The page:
19 Spacecraft Go Missing After Russian Weather Satellite Launch Goes Awry

Russia’s Meteor-M 2-1 weather satellite and 18 nanosatellites went missing today after their launch aboard a Soyuz rocket from the Vostochny Cosmodrome in the Russian Far East.

Among the lost spacecraft were 10 satellites that were supposed to be put in orbit for San Francisco-based Spire Global and become part of the company’s Lemur-2 Earth observation network. Two remote-sensing satellites from Astro Digital, a Silicon Valley space venture, were lost as well.

The launch failure is likely to raise new questions about the capabilities of the Russian space program and its controversial multibillion-dollar effort to create the Vostochny launch complex as an alternative to the decades-old Baikonur Cosmodrome in Kazakhstan.

Read more at: Geekwire

Guidance Error Reportedly Led to Russian Launch Failure

Russian officials could complete their investigation of a rocket failure Tuesday by mid-December, and multiple Russian news reports suggest the probe has narrowed to focus on the guidance computer on the Soyuz launcher’s Fregat upper stage.

The Fregat upper stage and its 19 satellite passengers, including a Russian weather observatory and spacecraft for U.S., Canadian, European and Japanese companies, likely fell into the Atlantic Ocean after igniting its main engine in the wrong orientation, the reports said.

Russian space agency officials acknowledged the mission failed Wednesday, a day after engineers first determined something went awry when the Meteor M2-1 weather satellite launched aboard the Soyuz/Fregat rocket never made contact with ground controllers.

Read more at: Spaceflight Now

Impact Locations of Four Fragments of Carrier Rocket from Vostochny Registered in Yakutia

Radars in Russia’s Siberian republic of Yakutia have registered impact locations of four fragments of the Soyuz-2.1b carrier rocket that was launched from the Vostochny spaceport on Tuesday, the press service of Yakutia’s environmental protection ministry said on Thursday.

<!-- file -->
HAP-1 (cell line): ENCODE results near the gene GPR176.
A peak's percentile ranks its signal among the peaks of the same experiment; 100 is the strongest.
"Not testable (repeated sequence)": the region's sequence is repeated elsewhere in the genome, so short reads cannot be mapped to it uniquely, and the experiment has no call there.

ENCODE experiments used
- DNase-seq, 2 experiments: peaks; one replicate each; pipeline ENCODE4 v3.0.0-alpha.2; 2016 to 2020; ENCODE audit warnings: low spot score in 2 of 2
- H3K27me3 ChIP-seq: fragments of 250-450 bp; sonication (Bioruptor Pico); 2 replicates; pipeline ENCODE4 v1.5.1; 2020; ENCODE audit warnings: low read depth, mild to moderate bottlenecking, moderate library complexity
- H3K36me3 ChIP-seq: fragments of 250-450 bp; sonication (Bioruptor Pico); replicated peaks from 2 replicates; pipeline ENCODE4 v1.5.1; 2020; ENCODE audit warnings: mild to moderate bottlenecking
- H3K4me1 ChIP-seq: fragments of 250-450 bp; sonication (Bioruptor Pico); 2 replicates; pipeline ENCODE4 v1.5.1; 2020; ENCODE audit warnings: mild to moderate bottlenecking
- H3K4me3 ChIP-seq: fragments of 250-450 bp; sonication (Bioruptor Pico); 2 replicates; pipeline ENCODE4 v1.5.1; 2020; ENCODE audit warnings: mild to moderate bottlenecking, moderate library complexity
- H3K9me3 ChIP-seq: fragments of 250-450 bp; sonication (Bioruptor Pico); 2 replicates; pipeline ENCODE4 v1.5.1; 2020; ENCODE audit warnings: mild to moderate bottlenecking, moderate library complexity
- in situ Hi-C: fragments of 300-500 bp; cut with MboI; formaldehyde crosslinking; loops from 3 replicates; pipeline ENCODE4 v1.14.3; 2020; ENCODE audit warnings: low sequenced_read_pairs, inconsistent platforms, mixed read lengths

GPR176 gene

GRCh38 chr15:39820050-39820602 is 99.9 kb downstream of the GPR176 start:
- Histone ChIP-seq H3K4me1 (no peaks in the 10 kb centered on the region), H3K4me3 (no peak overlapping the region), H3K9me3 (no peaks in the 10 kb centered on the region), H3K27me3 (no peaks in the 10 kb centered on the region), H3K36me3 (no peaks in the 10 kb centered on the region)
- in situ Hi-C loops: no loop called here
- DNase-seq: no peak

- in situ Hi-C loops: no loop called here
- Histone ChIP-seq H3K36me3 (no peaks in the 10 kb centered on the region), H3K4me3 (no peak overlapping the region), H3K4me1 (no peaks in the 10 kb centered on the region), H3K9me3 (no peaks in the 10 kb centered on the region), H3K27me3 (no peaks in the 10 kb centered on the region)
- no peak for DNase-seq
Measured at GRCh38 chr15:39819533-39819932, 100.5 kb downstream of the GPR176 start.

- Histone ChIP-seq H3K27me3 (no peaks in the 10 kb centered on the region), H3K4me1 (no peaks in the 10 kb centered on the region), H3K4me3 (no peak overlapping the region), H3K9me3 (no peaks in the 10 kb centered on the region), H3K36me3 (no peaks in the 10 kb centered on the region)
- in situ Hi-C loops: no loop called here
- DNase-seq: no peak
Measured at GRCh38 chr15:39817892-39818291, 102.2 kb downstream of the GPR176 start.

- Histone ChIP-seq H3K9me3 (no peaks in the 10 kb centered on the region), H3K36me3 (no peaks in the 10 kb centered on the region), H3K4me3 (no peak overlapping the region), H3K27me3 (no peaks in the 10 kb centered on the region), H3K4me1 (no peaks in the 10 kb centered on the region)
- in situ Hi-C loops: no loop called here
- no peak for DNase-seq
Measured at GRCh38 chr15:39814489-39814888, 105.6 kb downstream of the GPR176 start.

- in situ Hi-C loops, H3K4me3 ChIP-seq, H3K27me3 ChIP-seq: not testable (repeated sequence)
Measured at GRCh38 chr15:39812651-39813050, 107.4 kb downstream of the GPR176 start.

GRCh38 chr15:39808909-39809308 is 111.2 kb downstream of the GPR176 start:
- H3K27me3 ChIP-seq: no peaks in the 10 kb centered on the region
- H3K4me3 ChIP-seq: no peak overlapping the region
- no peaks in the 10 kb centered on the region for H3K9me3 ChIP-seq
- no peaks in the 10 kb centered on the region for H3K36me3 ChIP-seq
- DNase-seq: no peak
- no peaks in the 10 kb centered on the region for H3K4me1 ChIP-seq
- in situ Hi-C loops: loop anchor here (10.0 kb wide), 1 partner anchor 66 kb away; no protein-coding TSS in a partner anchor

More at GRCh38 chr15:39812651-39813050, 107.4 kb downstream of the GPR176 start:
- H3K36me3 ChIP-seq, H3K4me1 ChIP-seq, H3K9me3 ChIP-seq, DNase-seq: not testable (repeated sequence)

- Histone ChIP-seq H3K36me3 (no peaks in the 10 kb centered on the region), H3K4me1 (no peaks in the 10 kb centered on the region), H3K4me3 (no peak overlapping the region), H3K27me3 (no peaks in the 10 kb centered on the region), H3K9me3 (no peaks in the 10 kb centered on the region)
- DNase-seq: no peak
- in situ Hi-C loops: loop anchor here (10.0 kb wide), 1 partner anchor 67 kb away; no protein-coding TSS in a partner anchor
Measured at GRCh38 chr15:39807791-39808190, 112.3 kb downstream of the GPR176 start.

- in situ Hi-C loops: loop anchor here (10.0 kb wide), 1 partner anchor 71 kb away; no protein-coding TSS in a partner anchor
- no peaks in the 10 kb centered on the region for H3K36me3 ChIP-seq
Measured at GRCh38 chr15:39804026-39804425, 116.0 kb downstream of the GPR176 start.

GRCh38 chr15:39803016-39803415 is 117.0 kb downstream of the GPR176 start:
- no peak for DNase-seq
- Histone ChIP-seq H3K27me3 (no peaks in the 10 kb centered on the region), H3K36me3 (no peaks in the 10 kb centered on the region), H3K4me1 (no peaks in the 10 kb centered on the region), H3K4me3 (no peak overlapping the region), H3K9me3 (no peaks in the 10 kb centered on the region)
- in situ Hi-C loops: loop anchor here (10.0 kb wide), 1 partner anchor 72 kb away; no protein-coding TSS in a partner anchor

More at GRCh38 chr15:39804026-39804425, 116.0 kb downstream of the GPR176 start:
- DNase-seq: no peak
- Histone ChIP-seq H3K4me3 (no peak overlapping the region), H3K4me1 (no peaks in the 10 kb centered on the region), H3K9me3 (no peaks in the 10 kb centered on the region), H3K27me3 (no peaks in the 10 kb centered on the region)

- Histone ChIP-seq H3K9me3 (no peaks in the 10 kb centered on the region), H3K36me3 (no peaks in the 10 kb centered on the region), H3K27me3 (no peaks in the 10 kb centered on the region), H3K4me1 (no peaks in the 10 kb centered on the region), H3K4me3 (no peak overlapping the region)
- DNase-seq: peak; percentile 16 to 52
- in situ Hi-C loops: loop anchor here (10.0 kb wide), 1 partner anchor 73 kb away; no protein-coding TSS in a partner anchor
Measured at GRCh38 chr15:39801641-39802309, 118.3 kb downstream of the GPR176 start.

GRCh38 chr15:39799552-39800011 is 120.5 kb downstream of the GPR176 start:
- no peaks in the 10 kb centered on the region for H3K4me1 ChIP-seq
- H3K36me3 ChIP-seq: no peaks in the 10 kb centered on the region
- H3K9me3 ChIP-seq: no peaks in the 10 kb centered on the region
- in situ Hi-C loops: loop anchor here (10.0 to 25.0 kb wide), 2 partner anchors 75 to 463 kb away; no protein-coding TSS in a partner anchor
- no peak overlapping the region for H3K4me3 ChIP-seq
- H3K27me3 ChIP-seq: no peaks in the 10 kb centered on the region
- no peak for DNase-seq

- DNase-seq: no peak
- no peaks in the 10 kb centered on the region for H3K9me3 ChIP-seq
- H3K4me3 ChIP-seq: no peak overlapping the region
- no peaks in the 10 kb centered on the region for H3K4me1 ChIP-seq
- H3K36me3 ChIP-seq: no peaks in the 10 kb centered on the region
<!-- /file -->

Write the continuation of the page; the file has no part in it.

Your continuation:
“Four fragments of the Soyuz-2.1b carrier rocket have been spotted in the impact location in the Vilyuisk district. Radars registered four fragments of the carrier rocket in the center of the RP 985 impact location,” the press service cited the ministry’s lead specialist, Vladislav Ushnitsky, as saying.

According to the ministry, specialists will survey the area by helicopter and will collect samples on Thursday. Fragments of the rocket’s stages will be recovered after an environmental monitoring. “In case they are spotted in hard-to-reach areas, it will be necessary to prepare a pad for helicopter landing,” the ministry added.

Read more at: TASS

Space Accident Commission Allows Soyuz Carrier Rocket Launches Under Approved Schedule

The accident commission looking into the causes of a faulty liftoff from the Vostochny cosmodrome has allowed the launches of Soyuz-2 carrier rockets under a schedule approved earlier, the press office of Russia’s State Space Corporation Roscosmos reported on Friday.

“The accident commission has made a decision to allow Soyuz-2 carrier rocket launches under the schedule approved earlier,” the press office said.

Read more at: TASS

Mechanisms are Critical to All Space Vehicles

About two years ago the National Transportation Safety Board announced its finding regarding the Virgin Galactic crash that occurred on October 31, 2014. The simple explanation was that the co-pilot unlocked a critical vehicle mechanism too early. After a nine-month investigation the NTSB further concluded that human error and inadequate safety procedures caused the violent crash.

The vehicle was named the VSS Enterprise, or more precisely, Virgin Galactic/Scaled Composites Model 339 SpaceShipTwo experimental test vehicle. This spacecraft suffered a catastrophic in-flight breakup, followed by a crash in California’s Mojave Desert.

Read more at: Space Daily

Staying Safe in Space with SNC’s Deputy Director of Project Engineering

We spent the day with SNC Deputy Director of Project Engineering, Angie Wise, as she shared behind-the-scenes access to Safety & Mission Assurance (S&MA) for the Dream Chaser® spacecraft.

Read more at: SNCorp

Thales Alenia Space to Develop Space Rider

Thales Alenia Space (Thales 67%, Leonardo 33%) and European Launch Vehicle (ELV) have signed a contract with the European Space Agency (ESA) for the engineering and preliminary development of the automated reusable Space Rider transportation system.